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5 Major issues in Goods and Services Tax (GST)

Abhishek Raja , Last updated: 28 February 2024  
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The Goods and Services Tax (GST) was introduced in India on July 1, 2017, with the aim of simplifying the country's complex tax structure and creating a unified taxation system. However, since its implementation, the GST has faced several challenges, hindering its effectiveness and causing dissatisfaction among various stakeholders. In this article, we will explore five significant problems in GST system.

1. Multiple Tax Structure

One of the primary issues in GST is its multiple tax structure. The GST is supposed to streamline the tax system by subsuming various indirect taxes such as excise duty, service tax, and value-added tax (VAT) into a single tax. However, the multiple tax slabs, exemptions, and classifications have made the system intricate and difficult to understand for both taxpayers and businesses. The existence of multiple tax rates has also led to classification disputes and compliance challenges, increasing the administrative burden on businesses.

Multiple Tax Structure

5 Major issues in Goods and Services Tax (GST)

2. Compliance Burden

Compliance in GST regulations is another significant concern for businesses. The GST requires extensive documentation and reporting, including filing multiple returns every month. Small and medium-sized enterprises (SMEs) particularly struggle with compliance due to limited resources and expertise. The complex online portal for GST filing further adds to the compliance burden, leading to delays and errors in filing returns. The cumbersome compliance process not only increases the cost of doing business but also discourages voluntary compliance, leading to tax evasion.

Compliance Burden

3. Input Tax Credit (ITC) Challenges

The GST allows businesses to claim Input Tax Credit (ITC) for taxes paid on inputs used in the production of goods or services. However, the ITC mechanism has been marred by challenges such as mismatches in invoices, delays in invoice matching, and fraudulent claims.  challenges not only result in revenue leakages for the government but also create cash flow issues for businesses, especially in sectors with high working capital requirements. The complexity of the ITC provisions and frequent changes in compliance requirements further exacerbate the problem.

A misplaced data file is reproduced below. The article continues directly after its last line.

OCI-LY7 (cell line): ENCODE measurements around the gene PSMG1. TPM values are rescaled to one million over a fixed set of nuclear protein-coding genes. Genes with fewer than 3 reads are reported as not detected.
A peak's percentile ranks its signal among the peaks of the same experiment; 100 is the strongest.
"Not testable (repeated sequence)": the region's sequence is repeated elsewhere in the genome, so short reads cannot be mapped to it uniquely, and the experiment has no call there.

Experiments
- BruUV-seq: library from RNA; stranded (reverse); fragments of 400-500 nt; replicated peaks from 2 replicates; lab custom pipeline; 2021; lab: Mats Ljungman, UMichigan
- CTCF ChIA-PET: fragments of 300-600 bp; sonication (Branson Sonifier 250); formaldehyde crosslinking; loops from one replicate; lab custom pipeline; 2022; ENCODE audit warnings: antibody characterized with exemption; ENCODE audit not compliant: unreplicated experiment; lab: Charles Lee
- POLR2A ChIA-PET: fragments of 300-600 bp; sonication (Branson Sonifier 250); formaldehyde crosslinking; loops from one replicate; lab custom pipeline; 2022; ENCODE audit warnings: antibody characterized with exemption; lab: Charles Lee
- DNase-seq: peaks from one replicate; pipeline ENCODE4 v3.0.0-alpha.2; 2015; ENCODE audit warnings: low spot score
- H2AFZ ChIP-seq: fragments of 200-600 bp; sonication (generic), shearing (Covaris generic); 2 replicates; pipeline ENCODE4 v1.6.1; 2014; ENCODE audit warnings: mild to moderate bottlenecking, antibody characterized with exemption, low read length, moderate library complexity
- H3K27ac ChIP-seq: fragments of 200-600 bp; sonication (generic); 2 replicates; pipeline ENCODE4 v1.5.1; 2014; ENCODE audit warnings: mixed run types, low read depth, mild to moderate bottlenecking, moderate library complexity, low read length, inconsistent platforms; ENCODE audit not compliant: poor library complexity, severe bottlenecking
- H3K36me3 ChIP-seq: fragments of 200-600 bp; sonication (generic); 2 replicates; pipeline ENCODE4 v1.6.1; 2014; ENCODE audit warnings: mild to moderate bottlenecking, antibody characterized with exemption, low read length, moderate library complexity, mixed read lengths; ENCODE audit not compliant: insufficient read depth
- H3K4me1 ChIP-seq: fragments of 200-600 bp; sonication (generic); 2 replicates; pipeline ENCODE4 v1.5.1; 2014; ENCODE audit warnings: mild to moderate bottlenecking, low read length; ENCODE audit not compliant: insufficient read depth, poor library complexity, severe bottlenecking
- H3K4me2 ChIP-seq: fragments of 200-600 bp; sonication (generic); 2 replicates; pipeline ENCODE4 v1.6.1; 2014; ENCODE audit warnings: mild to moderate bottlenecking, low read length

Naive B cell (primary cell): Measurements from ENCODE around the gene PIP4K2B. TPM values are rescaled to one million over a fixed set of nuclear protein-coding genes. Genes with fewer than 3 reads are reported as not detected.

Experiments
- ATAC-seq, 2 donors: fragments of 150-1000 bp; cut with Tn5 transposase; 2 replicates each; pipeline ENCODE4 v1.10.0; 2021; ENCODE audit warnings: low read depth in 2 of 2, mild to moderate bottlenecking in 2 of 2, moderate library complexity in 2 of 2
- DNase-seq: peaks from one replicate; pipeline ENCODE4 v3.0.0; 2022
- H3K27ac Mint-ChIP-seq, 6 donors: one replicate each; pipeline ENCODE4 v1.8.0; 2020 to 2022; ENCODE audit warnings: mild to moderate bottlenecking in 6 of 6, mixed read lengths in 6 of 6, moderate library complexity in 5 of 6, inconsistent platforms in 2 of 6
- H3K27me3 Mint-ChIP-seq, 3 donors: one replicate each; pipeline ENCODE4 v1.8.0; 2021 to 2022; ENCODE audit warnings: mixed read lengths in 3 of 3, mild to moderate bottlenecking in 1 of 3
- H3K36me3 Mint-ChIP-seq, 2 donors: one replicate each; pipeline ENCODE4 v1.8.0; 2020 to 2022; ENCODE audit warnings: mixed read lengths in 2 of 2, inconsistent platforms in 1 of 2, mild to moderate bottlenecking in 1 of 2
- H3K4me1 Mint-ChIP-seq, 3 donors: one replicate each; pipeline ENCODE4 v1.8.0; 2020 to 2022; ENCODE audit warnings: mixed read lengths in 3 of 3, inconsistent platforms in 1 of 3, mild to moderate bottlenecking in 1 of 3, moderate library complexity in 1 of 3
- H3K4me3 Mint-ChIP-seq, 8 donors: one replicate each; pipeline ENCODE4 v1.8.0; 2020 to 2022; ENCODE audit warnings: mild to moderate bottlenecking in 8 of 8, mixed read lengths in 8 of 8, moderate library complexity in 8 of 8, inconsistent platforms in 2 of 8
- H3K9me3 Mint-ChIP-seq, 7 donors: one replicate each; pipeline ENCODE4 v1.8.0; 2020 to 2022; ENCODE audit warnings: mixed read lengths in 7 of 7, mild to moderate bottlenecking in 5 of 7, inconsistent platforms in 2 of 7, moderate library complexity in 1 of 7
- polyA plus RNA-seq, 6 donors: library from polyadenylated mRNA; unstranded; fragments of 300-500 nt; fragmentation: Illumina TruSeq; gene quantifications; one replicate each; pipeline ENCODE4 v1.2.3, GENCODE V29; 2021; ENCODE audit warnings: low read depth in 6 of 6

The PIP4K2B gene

Input Tax Credit (ITC) Challenges

4. Inverse Tax Setup

Another issue plaguing in GST system is the inverted duty structure, where the tax rate on inputs is higher than the tax rate on the final product. This leads to accumulation of credits for businesses and increases their compliance costs. Industries such as textiles, renewable energy, and pharma are particularly affected by the inverted duty structure, as they face challenges in claiming refunds for accumulated credits. The inverted duty structure not only distorts input-output tax ratios but also hampers the competitiveness of domestic industries in the global market.

 

5. GST Network (GSTN) Issues

The GSTN, which serves as the technology backbone of the GST system, has faced numerous technical glitches and operational challenges since its launch. Issues such as system downtime, slow processing of returns, and data security concerns have hampered the smooth functioning of the GSTN portal. These technical challenges have resulted in difficulties for taxpayers in filing returns on time and accessing important documents. Moreover, the lack of a robust grievance redressal mechanism exacerbates the frustrations of taxpayers dealing with GSTN issues.

Functions of (GSTN)

Functions of GSTN

 

Conclusion

While the Goods and Services Tax (GST) was introduced with the promise of simplifying the tax system and fostering economic growth, it has faced several challenges since its implementation. The complex tax structure, compliance burden, input tax credit challenges, inverse tax setup, and GSTN issues are some of the key problems hindering the effectiveness of the GST system. Addressing these issues and implementing necessary reforms is crucial to realize the full potential of GST in driving economic growth and fostering compliance.


Published by

Abhishek Raja
(Practising CA)
Category GST   Report

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